Man's best friend, child's worst enemy?

Children are at high risk for an attack around domesticated dogs because of their inability to gauge animal's moods / Colby Gallagher

One second, that's all it takes for a dog to snap.

"Very quick. You don't really see it happening," said Sharif Fulcher, a patrolman for the Dougherty County Police.

Two families are realizing too late how quickly your fun-loving animal can turn into a dangerous predator. One-year-olds in Nevada and Texas were killed this weekend after their dog attacked them, leaving many to question how much we trust our pet to accept a new family member.

"You don't know how a dog is going to react just because they're good with older children. Dogs have defenses and their defense mechanism is to bite," said Tlisa Northcut, a mother and a dog owner.

Growling, crouching, and snarling are all tell-tale signs of agitation, but sometimes there is no warning for how a dog may react. While some dogs may look cute and cuddly, you never know what might set them off, especially around children.

"All dogs have the inherent ability to bite and become aggressive and young kids sometimes don't know the dangers in reference to dogs in their household," said Fulcher.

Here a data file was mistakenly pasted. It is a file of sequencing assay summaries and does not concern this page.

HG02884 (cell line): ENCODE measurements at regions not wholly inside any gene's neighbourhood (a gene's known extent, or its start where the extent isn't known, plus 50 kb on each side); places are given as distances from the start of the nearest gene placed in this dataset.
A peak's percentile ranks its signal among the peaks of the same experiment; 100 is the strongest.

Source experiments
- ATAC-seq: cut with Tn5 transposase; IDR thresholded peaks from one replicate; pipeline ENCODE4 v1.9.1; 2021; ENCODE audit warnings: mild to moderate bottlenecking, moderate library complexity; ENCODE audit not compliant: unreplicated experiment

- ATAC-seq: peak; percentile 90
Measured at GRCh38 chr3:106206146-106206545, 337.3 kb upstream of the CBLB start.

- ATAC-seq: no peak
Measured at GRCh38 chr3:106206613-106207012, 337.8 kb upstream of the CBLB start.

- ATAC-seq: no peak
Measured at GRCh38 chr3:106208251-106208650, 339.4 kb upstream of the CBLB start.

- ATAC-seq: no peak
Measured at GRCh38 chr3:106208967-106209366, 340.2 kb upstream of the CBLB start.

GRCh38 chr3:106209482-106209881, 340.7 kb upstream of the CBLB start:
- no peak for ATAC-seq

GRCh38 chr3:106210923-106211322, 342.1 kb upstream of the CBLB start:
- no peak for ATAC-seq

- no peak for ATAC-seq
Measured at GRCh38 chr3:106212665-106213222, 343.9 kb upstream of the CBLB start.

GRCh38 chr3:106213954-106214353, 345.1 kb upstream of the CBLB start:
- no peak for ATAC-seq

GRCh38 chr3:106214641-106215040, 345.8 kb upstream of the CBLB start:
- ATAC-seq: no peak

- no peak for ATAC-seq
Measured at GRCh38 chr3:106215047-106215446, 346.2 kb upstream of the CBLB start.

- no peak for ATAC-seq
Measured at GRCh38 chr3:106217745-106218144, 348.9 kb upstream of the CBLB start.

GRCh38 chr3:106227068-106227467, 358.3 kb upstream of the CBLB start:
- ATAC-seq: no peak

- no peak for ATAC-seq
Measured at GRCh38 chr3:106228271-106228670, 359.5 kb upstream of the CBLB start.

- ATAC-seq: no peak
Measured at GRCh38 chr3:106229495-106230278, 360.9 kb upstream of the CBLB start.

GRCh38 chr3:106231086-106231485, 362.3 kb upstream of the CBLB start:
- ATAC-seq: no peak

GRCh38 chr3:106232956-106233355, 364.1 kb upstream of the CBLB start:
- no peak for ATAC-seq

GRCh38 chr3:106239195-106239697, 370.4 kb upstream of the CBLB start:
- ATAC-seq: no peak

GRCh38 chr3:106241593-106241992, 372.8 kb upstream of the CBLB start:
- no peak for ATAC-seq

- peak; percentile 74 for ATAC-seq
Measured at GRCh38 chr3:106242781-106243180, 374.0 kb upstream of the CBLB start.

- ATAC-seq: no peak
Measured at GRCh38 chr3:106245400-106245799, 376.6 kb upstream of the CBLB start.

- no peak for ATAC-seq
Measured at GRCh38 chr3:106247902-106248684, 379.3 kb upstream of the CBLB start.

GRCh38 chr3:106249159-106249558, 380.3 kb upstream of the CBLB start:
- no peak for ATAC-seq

Fulcher stresses how important supervision is when dealing with an animal and a child and says always keep your hands on one or the other so the dog doesn't have that extra second to react and become aggressive.

Northcut can't fathom what happen to the children that were attacked but also can't help feeling angry that it happened.

"That's a parent's job to make sure to sense when a dog is angry. Little kids, especially toddlers and below, are going to go for the face or the tail or the areas that they can reach."

Be sure to remind your kids to be gentle when interacting with an animal and never leave the room unattended.

"Just like you would watch your child when they're around a stranger or when they're out in public, that's how you should watch your child when they're around a dog, even if it is the house dog," said Fulcher.